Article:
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The Science of Hitting
The Science of Hitting
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Union Pacific: Navigating Short-Term Volume Pressures

A look at the railroad's first half financial results

July 28, 2020 | About:

Union Pacific (UNP) recently reported results for the second quarter of fiscal 2020.

As expected, it was a difficult quarter for the railroad, with volumes declining by 20% - the worst result that Union Pacific has reported since the financial crisis (the second quarter of 2009). In addition, average revenue per car declined by 6% due to mix headwinds; as noted on the conference call, “the automotive business is a very good ARPC business – and in the first half of the quarter, it literally went to about zero." As a result, revenues in the second quarter declined by 24%. That said, it’s encouraging to see that railcar volumes have improved meaningfully in recent weeks.

Given the ugly results in the second quarter, the financials have deteriorated for the first half of the year. Through the six months, revenues and EPS were down 14% and 8%, respectively.

Despite the 20% decline in volumes, Union Pacific did a pretty good job controlling expenses, with the core operating ratio only climbing by 430 basis points (the reported operating ratio was up 140 basis points to 61.0%). This was helped by a 22% reduction in the number of employees, with the train, engine and yard (TE&Y) workforce down by a third from a year ago. As noted on the call, the implementation of "Unified Plan 2020" helped the company largely mitigate the impact of the volume declines.

As a result of the higher operating ratio and lower revenues, operating income declined by 27% year-over-year in the second quarter to $1.65 billion. After accounting for higher net interest expense, net income fell 28% to $1.13 billion. A continued focus on repurchases resulted in a 4% reduction in the diluted share count, resulting in a 25% decline in earnings per share (EPS).

As shown below, the share count has fallen by nearly one-third over the past ten years.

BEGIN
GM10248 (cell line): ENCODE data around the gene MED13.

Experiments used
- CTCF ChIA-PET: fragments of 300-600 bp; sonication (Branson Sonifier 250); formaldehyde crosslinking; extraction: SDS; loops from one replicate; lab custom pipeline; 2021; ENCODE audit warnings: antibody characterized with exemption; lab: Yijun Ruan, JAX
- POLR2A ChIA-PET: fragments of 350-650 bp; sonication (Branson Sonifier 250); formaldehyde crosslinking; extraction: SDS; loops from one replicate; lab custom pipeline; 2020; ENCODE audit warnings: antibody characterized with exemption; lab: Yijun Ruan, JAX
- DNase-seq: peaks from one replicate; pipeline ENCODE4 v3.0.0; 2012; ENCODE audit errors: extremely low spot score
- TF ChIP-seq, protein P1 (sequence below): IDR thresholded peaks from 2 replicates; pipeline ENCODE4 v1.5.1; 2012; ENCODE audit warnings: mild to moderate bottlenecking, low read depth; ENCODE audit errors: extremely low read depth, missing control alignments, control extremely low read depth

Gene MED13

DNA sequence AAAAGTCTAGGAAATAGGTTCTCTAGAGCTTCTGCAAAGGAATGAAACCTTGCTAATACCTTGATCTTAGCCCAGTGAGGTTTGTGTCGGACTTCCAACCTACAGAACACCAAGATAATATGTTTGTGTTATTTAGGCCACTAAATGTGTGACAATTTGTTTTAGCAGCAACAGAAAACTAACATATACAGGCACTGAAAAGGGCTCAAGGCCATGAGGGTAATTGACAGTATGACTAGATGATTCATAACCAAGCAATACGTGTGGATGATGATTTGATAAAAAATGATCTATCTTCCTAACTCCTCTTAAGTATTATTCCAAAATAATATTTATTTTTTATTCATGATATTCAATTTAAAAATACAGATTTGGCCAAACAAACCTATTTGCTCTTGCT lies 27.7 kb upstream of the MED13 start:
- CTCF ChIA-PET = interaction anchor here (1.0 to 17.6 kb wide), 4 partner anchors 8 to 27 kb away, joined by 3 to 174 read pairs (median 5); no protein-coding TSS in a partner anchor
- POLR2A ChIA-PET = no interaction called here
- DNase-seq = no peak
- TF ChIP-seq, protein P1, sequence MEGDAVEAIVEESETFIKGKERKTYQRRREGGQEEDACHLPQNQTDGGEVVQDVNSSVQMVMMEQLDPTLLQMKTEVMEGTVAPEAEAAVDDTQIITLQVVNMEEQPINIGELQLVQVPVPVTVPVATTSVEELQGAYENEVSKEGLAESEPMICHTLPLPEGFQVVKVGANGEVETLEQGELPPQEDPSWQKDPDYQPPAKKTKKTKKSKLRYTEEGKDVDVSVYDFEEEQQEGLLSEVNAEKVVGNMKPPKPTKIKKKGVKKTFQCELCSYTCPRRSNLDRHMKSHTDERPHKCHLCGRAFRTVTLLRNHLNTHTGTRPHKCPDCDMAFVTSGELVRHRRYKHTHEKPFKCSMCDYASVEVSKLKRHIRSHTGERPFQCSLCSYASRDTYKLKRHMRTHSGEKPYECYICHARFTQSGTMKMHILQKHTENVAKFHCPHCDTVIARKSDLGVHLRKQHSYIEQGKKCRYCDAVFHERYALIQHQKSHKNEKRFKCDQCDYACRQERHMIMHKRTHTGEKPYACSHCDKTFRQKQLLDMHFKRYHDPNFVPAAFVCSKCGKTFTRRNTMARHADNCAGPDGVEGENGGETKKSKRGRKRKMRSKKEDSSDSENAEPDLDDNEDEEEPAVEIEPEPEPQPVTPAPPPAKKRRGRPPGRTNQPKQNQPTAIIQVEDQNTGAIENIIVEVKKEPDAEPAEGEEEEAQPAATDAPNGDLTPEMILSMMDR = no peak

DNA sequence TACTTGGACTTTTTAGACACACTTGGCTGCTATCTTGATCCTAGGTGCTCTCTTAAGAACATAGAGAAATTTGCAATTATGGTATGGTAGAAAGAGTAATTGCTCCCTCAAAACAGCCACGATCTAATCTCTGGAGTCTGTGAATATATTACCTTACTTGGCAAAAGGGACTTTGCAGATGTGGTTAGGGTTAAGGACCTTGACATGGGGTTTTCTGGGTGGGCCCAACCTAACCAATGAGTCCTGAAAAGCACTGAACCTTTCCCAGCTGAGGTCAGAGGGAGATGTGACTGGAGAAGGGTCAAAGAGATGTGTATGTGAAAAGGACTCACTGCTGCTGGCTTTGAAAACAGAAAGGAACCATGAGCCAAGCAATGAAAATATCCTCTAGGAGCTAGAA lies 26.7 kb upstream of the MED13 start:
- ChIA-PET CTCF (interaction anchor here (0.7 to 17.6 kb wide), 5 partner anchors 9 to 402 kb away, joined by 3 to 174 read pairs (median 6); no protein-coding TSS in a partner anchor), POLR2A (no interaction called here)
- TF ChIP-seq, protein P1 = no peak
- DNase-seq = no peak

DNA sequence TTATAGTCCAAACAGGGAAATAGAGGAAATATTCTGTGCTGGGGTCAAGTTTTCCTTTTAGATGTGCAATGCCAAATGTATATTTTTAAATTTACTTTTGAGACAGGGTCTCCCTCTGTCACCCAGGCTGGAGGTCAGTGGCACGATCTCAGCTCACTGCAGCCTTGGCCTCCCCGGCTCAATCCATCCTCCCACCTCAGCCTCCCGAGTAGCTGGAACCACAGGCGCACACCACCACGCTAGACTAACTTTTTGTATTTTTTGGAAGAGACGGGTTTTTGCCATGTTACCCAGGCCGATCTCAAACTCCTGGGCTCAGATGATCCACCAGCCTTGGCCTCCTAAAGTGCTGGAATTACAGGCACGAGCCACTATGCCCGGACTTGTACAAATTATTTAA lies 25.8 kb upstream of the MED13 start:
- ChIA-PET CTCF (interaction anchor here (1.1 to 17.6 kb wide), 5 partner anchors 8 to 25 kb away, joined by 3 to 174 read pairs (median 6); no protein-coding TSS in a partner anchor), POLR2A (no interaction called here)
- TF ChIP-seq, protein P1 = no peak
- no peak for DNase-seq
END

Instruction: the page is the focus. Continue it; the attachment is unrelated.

The company generated $4.4 billion in cash from operations in the first half of 2020, up 13% from the first six months of 2019. Cash outflows consisted of $1.6 billion in capital expenditures, $2.6 billion in repurchases and $1.3 billion in dividends (the current yield is 2.2%). As those numbers show, Union Pacific has continued to rely on outsized debt issuance to fund capital returns. At quarter end, adjusted debt exceeded $30 billion, an increase of $5 billion over the past 24 months. The leverage ratio (debt / EBITDA) currently stands at 2.9 times, ahead of management’s target of 2.7 times.


Here’s what I wrote about Union Pacific six months ago:

If the economy continues to provide support for low single-digit volume and revenue growth, accompanied with a lower operating ratio and large share repurchases, the stock will probably do well from here. But if that economic outlook changes, I wouldn’t be surprised if all three of those variables worked against the company – a scenario that would likely coincide with a contraction in the price-earnings ratio.”

The pandemic changed the economic outlook - basically overnight - with volumes, revenues and EBIT margins (the inverse of the operating ratio) responding accordingly. As expected, this has led to a decline in earnings and an increase in the company’s financial leverage – above the high end of management’s target – which will limit their ability to repurchase shares for the foreseeable future. That said, time will tell if this has any sustained impact on the stock price. After falling meaningfully in February and March, reaching a low around $110 - $115 per share, Union Pacific is back near $180 per share - around where it traded at the start of the year. As I’ve noted in the past, this is a high-quality business that I would like to own at the right price (and one I've owned previously). While I continue to believe that they should take this opportunity to revisit their aggressive approach to capital allocation, I won’t hold my breath. It sounds to me like they remain committed to running the balance sheet at full throttle.

Disclosure: None

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About the author:

The Science of Hitting
I desire to own high-quality businesses for the long-term. In the words of Charlie Munger, my preferred approach is "patience followed by pretty aggressive conduct." I run a concentrated portfolio, with the top five positions accounting for the majority of its value. In the eyes of a businessman, I believe this is sufficient diversification.

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